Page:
Dalia Varto and Neeroda Hasam Sheikhi are in the first group of students in the Fast-Track Programme. They recently completed the first step in getting their Swedish teaching accreditation.
For over six months they have studied, through both practice and theory, subjects such as Swedish school law, organisation, governance, values, equality, conflict management, learning, and leadership in education.
“The programme has been very interesting and useful,” says Dalia Varto (to the right). She came to Sweden as a refugee from Syria three years ago. In Syria she was a trained Arabic teacher. Now her aim is to get Swedish accreditation in one year, so she can also teach Swedish as a second language.
Neeroda Hasam Sheikhi (below), also originally from Syria, has an Iraqi university degree in English literature. He has been in Sweden for almost two years, and his goal is also teaching accreditation, possibly specialising in languages:
“I love languages and during my time here, in the Fast-Track Programme, I did work experience at a senior secondary school, which I really enjoyed.”
More groups are on the way
Linköping University, along with five other Swedish universities, was assigned by the government to set up fast-track training for recently arrived teachers. Åsa Larsson is in charge of the programme at LiU:
“The idea is that the Fast-Track Programme will help people with a teaching degree from abroad get working in our schools more quickly. They do work experience twice a week, which means they establish contact with the Swedish school system at an early stage.”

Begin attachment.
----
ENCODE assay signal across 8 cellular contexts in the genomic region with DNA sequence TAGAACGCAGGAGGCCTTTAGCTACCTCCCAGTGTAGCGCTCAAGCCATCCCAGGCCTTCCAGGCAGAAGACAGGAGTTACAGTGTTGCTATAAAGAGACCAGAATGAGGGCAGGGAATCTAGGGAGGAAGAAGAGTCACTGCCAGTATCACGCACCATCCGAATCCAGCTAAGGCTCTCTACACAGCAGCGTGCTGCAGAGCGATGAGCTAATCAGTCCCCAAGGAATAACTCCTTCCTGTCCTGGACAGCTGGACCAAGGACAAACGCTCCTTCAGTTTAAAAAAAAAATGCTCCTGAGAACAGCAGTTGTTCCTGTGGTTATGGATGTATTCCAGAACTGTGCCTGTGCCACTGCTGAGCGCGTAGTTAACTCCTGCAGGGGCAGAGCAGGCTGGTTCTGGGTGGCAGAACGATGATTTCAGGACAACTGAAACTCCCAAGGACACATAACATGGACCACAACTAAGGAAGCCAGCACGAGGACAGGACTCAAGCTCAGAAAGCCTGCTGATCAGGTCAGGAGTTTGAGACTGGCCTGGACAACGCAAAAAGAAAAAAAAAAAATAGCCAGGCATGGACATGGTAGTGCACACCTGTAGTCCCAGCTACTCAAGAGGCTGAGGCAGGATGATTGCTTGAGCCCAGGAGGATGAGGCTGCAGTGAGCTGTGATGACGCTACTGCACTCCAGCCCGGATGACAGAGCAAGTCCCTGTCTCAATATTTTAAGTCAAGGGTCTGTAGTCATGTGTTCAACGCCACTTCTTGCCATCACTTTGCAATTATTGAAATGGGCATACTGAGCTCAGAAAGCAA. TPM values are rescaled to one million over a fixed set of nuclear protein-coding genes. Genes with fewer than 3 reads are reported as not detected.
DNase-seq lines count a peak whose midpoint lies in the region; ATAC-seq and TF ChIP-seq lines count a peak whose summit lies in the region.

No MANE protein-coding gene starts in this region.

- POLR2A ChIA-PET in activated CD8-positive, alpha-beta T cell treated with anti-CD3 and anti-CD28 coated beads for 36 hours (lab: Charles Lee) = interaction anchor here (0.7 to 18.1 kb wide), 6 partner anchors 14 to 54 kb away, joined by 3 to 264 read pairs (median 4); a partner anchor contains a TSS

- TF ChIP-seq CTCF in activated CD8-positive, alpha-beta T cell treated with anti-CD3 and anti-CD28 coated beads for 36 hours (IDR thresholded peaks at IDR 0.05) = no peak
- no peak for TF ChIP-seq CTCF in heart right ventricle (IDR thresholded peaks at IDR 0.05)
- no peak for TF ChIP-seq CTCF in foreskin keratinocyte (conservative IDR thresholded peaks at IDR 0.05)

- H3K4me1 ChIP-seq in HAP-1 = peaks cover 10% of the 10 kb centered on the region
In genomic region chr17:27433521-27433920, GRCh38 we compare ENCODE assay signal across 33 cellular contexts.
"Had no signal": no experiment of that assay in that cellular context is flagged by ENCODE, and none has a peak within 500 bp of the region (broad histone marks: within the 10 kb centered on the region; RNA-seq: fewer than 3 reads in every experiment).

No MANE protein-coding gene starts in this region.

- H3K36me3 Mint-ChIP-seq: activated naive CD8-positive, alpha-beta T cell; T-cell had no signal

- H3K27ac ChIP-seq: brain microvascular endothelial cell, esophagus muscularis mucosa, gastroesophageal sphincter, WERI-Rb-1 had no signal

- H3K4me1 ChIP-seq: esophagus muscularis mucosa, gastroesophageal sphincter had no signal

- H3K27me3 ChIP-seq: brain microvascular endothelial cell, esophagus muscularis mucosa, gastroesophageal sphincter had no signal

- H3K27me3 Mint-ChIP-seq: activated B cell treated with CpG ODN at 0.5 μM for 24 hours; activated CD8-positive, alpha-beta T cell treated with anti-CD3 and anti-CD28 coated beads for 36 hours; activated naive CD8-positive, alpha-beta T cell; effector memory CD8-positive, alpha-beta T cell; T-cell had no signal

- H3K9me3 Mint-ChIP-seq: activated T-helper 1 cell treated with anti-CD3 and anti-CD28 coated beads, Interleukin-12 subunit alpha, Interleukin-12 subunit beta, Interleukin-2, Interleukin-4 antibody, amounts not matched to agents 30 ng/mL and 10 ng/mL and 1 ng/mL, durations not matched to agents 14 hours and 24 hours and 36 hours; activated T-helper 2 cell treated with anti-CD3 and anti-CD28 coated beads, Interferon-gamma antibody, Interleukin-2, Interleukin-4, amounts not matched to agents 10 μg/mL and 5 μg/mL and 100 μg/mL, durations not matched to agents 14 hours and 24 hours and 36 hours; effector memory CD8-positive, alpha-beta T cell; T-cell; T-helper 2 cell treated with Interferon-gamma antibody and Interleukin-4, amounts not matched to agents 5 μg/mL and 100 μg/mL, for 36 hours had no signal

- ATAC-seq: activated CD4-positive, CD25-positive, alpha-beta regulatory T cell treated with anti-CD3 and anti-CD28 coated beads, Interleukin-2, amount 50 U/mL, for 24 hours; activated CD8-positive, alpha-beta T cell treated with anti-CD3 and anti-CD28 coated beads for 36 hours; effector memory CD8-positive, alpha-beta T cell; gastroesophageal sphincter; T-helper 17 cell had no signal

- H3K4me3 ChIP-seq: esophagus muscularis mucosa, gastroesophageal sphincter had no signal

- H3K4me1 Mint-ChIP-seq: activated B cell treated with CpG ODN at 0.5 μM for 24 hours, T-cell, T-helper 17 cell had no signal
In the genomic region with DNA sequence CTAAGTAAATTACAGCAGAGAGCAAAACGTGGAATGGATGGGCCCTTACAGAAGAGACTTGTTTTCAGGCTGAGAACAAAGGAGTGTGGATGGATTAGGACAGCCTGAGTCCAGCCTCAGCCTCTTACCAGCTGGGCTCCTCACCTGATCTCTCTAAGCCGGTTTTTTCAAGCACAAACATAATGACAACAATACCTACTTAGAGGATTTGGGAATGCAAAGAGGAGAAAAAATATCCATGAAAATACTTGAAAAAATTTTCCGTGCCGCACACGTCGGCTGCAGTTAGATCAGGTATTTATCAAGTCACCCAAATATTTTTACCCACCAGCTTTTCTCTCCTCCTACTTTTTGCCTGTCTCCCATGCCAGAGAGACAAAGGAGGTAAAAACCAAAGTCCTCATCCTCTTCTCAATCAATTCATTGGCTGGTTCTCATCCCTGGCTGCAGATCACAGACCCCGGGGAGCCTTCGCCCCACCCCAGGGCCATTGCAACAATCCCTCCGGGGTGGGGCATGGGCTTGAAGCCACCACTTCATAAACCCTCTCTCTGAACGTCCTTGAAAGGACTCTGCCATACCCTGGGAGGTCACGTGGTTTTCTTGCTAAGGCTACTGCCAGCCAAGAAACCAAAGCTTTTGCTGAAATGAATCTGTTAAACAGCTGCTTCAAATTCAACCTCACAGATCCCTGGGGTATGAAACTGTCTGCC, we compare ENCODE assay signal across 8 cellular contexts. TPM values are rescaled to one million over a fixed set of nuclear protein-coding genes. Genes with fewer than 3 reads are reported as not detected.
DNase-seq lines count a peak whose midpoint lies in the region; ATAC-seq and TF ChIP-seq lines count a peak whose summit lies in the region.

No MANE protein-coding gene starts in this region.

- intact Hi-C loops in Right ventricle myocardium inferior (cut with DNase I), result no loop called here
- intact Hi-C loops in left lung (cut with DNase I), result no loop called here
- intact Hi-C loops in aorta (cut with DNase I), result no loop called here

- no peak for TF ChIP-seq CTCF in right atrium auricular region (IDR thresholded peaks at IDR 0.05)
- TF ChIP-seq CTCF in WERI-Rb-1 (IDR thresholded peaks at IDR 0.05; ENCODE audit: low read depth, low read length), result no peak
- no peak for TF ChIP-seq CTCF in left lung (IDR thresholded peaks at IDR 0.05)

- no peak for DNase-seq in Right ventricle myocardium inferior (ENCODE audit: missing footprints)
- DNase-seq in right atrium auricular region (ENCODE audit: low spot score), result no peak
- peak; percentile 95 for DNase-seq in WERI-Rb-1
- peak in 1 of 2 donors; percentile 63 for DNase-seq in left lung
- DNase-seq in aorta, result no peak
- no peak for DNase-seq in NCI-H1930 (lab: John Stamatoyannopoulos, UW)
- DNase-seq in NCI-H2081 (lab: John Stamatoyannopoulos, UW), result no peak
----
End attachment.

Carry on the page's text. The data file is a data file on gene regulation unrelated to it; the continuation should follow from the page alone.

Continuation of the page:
The first group of 27 students has just finished, and more groups are on the way. A course with 33 students finishes in May, and another one starts in August. Åsa Larsson says that demand is high.
“The participants are extremely ambitious; they’re really eager to work as teachers again.”
Not a shortcut
She feels the Fast-Track Programme works well.
“It’s not a shortcut – the requirements are the same as for the other students. The theoretical instruction has been mostly in Swedish; some has been in Arabic. And several schools are interested in having the students for work experience; many now have Arabic-speaking pupils.”
The biggest obstacle for the students is the Swedish language; it takes time to learn. But most participants from the first group have already got jobs. For instance they can work as substitute teachers or teacher’s assistants. Dalia Varto expects to start work very soon, as a mother tongue teacher, parallel with her teacher’s training. Neeroda Hasam Sheikhi is also optimistic:
“I’m going to keep studying Swedish, and hope to find a part-time job. I’ll get my accreditation eventually.”
Photo: Peter Modin